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Jack Horkheimer: Star Gazer

Star Gazer is the world's only weekly television series on naked eye astronomy. Each weekly episode features selected objects for naked eye viewing for the following week. This video podcast contains the 10 most recent episodes of Jack Horkheimer: Star Gazer.

FaviconStar Gazers 1 Min. Dec. 30, 2013- Jan 5, 2013 13 Nov 2013, 4:10 pm

Here Comes The Sun

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FaviconStar Gazers 5 Min. Dec. 30, 2013- Jan 5, 2013 13 Nov 2013, 4:09 pm

Here Comes The Sun

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FaviconStar Gazers 1 Min. Dec. 23-29, 2013 13 Nov 2013, 4:08 pm

Bye-Bye Venus,Good-bye And Celebrate The New Year With The New Year's Eve Star

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FaviconStar Gazers 5 Min. Dec. 23-29, 2013 13 Nov 2013, 4:06 pm

Bye-Bye Venus,Good-bye And Celebrate The New Year With The New Year's Eve Star

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FaviconStar Gazers 1 Min. Dec. 16-22, 2013 13 Nov 2013, 4:03 pm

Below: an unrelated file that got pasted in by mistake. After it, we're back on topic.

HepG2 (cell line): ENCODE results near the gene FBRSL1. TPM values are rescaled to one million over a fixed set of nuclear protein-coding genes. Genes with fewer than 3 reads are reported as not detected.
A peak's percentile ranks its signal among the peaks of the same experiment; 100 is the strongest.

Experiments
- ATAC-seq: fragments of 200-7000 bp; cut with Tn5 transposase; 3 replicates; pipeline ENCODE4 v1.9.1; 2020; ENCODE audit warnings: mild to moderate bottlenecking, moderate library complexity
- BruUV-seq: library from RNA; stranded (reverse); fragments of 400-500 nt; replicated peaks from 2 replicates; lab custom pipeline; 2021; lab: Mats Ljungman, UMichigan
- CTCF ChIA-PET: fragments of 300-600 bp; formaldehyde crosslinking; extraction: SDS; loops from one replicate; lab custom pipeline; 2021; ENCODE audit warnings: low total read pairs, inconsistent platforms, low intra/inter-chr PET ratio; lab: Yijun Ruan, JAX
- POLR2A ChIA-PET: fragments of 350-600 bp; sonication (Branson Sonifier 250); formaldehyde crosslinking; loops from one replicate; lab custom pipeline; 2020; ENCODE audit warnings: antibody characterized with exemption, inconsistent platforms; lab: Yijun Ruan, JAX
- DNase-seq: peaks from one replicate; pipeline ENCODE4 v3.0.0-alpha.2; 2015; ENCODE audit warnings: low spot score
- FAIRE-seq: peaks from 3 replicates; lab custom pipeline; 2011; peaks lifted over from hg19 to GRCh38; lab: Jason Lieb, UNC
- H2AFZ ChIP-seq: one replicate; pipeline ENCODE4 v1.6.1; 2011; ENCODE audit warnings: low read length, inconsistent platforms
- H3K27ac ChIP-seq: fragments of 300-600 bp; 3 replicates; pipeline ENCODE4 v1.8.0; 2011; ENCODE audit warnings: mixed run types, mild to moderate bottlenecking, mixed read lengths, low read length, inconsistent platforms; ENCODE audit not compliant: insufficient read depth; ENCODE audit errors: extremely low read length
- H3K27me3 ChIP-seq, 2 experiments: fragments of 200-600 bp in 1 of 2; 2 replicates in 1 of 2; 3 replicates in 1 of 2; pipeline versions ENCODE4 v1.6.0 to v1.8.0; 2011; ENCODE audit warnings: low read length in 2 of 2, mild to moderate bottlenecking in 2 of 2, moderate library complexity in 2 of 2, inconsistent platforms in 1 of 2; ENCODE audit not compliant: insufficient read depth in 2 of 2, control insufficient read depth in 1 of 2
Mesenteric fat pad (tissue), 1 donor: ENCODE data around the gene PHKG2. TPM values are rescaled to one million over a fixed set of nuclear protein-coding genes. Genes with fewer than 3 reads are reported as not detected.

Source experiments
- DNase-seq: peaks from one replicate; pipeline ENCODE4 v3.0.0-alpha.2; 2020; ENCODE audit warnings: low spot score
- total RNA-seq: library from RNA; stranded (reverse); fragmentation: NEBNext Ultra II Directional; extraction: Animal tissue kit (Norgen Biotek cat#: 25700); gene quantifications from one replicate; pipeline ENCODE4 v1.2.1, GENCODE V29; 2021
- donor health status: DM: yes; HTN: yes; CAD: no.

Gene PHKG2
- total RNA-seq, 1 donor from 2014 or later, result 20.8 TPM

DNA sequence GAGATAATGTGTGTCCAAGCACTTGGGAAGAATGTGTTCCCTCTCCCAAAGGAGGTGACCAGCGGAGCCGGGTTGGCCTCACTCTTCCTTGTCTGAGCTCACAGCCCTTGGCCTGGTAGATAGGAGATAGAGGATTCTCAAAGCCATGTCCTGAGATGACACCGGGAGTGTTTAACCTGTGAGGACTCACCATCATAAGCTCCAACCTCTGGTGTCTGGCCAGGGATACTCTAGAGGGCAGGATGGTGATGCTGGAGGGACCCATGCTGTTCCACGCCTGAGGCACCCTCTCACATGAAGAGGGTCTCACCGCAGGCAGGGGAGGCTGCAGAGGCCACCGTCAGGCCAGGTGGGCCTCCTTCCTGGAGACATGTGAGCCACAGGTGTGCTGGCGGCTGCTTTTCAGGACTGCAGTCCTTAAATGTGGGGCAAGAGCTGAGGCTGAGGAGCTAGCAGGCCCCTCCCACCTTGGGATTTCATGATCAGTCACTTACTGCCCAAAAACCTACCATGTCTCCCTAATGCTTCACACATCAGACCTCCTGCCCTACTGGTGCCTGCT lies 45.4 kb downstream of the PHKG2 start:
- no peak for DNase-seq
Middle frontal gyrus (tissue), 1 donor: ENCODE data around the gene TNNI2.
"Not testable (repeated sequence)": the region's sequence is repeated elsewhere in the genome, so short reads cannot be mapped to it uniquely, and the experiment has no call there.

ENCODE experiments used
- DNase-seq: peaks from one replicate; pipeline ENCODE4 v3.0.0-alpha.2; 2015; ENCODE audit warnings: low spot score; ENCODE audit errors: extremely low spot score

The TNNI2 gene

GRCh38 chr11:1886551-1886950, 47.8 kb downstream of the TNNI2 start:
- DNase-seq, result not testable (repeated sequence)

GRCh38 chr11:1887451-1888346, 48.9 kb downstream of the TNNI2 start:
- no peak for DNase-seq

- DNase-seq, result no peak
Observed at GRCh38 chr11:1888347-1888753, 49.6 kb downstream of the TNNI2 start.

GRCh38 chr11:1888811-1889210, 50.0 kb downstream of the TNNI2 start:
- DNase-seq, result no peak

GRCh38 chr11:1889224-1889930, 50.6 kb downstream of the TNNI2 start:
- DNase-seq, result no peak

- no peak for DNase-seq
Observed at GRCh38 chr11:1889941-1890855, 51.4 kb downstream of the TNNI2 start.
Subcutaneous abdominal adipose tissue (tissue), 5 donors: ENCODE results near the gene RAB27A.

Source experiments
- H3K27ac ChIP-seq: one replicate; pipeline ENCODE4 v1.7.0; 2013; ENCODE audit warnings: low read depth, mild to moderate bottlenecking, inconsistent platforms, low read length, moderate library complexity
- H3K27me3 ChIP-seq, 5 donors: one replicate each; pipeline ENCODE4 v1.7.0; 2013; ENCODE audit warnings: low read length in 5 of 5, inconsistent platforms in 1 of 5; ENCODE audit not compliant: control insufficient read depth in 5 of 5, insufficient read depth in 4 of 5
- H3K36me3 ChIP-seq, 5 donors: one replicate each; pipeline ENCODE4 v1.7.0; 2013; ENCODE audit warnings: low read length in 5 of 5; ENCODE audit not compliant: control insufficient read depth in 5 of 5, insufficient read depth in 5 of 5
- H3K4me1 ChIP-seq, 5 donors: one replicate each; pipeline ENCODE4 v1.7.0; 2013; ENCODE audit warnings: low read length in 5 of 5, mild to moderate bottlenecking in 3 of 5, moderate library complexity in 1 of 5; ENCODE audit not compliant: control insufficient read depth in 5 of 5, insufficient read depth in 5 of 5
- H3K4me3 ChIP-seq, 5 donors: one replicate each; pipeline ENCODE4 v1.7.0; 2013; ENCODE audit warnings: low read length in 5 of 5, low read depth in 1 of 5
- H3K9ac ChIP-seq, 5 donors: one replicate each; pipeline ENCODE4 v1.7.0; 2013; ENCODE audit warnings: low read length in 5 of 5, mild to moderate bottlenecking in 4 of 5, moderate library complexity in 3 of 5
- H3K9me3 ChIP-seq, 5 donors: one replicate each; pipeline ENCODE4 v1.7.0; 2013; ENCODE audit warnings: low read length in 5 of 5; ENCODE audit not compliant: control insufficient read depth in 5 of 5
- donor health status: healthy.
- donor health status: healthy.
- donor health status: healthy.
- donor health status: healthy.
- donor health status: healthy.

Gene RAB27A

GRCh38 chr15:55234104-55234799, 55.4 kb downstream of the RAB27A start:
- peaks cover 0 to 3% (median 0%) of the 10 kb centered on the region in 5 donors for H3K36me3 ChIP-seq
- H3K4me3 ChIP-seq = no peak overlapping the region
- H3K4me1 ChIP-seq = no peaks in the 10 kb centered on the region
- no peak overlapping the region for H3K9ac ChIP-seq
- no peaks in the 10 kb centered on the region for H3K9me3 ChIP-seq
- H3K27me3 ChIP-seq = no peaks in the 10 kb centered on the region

Off To The Races With Venus And Jupiter

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Science @ NASA Feature Stories Podcast

The mission of Science@NASA is to help the public understand how exciting NASA research is and to help NASA scientists fulfill their outreach responsibilities.

FaviconGeminid Meteors Defy Explanation 9 Dec 2010, 3:00 pm

The annual Geminid meteor shower peaks this year on Dec. 13th and 14th. Researchers don't fully understand the Geminids, and new measurements make it more mysterious than ever.

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Favicon"Arsenic-Bug" Redefines Life as We Know It 2 Dec 2010, 3:00 pm

NASA-supported researchers have discovered the first known microorganism on Earth able to thrive and reproduce using the toxic chemical arsenic. The microorganism, which lives in California's Mono Lake, substitutes arsenic for phosphorus in the backbone of its DNA.

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FaviconAlien Comets Invade the Solar System 23 Nov 2010, 3:00 pm

Some of the comets in our Solar System probably came from other stars, according to new research by NASA-supported scientists. Studying these 'alien' comets, they say, could reveal new information about stellar systems far, far away.